Scott Hollifield: Science says don't put that in your mouth

Kids, do not eat bombardier beetles or two-day old snow.

This is a non court-mandated public service announcement from me, the second most popular columnist at this award-winning publication and recently named People Magazine’s third Hunkiest Male Newspaper Icon, just behind Rex Morgan, M.D. and Snuffy Smith.

If you are in fact a young person and your grandma gave you this newspaper column to read, it means she is worried about you, considering all the social media shenanigans going these days like the Tide Pod Challenge, where young folks like yourself believe it’s “cool” or “hip” or “the bee’s knees” to document yourselves chomping down on colorful detergent capsules and then share that idiotic stunt with the world.

It’s not cool. It’s dangerous and, believe me, they taste awful.

But let’s get back to bombardier beetles and two-day old snow, shall we?

Scientists, in their never-ending quest to document what we should not put in our mouths, have determined that bombardier beetles and two-day old snow are on that list.

According to a study outlined in the Feb. 7 edition of the journal Biology Letters, scientists in Japan fed bombardier beetles to toads to see what would happen. Apparently, these scientists were bored one day and had easy access to bombardier beetles and toads.

“There are nearly 650 known species of bombardier beetles, all of which produce noxious chemicals in their guts,” reads a Gizmodo article by George Dvorsky. “When threatened, they mix these chemicals together and eject a hot spray from the tips of their abdomens (that is, their behinds) with tremendous force.”

In the study’s abstract, scientists noted “our experiment showed that (the swallowed beetles) ejected hot chemicals inside the toads, thereby forcing the toads to vomit. Large beetles escaped more frequently than small beetles, and small toads vomited the beetles more frequently than large toads.”

One beetle walked away seemingly unscathed after 44 minutes inside a toad’s belly, scientists said, which may be a record if anyone kept records on how long a beetle can survive in a toad’s belly (I’m looking at you, Guinness.)

Kids, the big lesson here is, don’t eat bombardier beetles. They are scientifically worse than Tide Pods.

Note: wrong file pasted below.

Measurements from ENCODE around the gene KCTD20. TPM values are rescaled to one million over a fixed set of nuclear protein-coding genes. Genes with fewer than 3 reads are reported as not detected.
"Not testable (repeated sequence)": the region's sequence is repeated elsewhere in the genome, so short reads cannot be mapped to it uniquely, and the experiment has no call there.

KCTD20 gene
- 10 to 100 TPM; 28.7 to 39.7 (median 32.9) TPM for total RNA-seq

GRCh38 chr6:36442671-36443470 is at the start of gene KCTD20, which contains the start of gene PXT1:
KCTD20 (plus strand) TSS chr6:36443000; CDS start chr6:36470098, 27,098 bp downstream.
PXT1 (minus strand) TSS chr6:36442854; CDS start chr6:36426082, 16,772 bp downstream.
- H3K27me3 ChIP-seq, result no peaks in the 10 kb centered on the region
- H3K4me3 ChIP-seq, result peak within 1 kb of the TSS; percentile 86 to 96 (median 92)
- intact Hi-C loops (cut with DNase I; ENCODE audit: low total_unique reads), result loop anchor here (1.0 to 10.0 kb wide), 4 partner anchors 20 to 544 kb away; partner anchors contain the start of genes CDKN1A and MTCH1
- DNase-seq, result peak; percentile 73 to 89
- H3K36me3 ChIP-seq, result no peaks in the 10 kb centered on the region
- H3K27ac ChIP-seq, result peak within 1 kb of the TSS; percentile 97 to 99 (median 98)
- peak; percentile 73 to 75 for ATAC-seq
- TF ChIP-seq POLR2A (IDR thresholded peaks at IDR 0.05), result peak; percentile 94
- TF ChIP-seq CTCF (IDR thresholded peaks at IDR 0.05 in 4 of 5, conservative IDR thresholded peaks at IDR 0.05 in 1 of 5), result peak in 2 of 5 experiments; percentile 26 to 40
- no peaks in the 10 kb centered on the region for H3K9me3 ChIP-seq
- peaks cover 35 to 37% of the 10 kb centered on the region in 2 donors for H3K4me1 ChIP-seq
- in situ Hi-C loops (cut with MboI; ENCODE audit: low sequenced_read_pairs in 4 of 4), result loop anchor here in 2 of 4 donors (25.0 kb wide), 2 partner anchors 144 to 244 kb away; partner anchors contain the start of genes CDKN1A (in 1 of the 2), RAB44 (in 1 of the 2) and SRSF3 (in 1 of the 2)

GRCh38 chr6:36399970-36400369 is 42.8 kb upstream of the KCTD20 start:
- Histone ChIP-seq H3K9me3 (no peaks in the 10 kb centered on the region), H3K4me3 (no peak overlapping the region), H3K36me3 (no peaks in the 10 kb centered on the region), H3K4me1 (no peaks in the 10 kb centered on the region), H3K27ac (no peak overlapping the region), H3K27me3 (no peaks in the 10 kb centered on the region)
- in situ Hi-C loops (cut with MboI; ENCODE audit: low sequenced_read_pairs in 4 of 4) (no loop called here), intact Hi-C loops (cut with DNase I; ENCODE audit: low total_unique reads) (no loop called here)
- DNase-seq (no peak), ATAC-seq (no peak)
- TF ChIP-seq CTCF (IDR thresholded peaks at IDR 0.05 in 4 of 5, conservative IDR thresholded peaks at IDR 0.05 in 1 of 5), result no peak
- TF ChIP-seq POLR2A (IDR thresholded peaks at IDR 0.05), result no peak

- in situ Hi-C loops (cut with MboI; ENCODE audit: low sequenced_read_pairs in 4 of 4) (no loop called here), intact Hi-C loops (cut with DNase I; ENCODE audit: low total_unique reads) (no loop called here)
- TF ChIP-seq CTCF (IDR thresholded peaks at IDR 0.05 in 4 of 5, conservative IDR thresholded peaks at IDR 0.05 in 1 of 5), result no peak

But, I can hear you whippersnappers now. “Yeah, daddy-o, bombardier beetles may be bad, but I can eat all the delicious two-day old snow I can shovel into my mouth, right?”


According to a Feb. 8 report from The Associated Press, the source I turn to for stories about the health hazards of ingesting filthy substances, eating the white stuff (or perhaps off-white) after two days is a bad idea.

Researchers at a Romanian university determined this mind-blowing fact, presumably because they had no toads or beetles to experiment on.

“Very fresh snow has very little bacteria," Istvan Mathe, a professor at the Sapientia Hungarian University of Transylvania, told AP. "After two days, however, there are dozens of bacteria."

Yes, something lying outside for two days has attracted bacteria. Good job, Romanian scientists, on your wise use of government grant money.

So, kids, to close this non court-mandated public service announcement from the third most popular columnist in this award-winning publication (I fell once notch while writing this column), let’s recap: Don’t eat Tide Pods, don’t swallow beetles that spew boiling toxins from their backsides and lay off the two-day old snow.

Grandma wants to spend less time worrying about you and more time reading fascinating stuff like this in the paper or maybe staring longingly at Rex Morgan, M.D.

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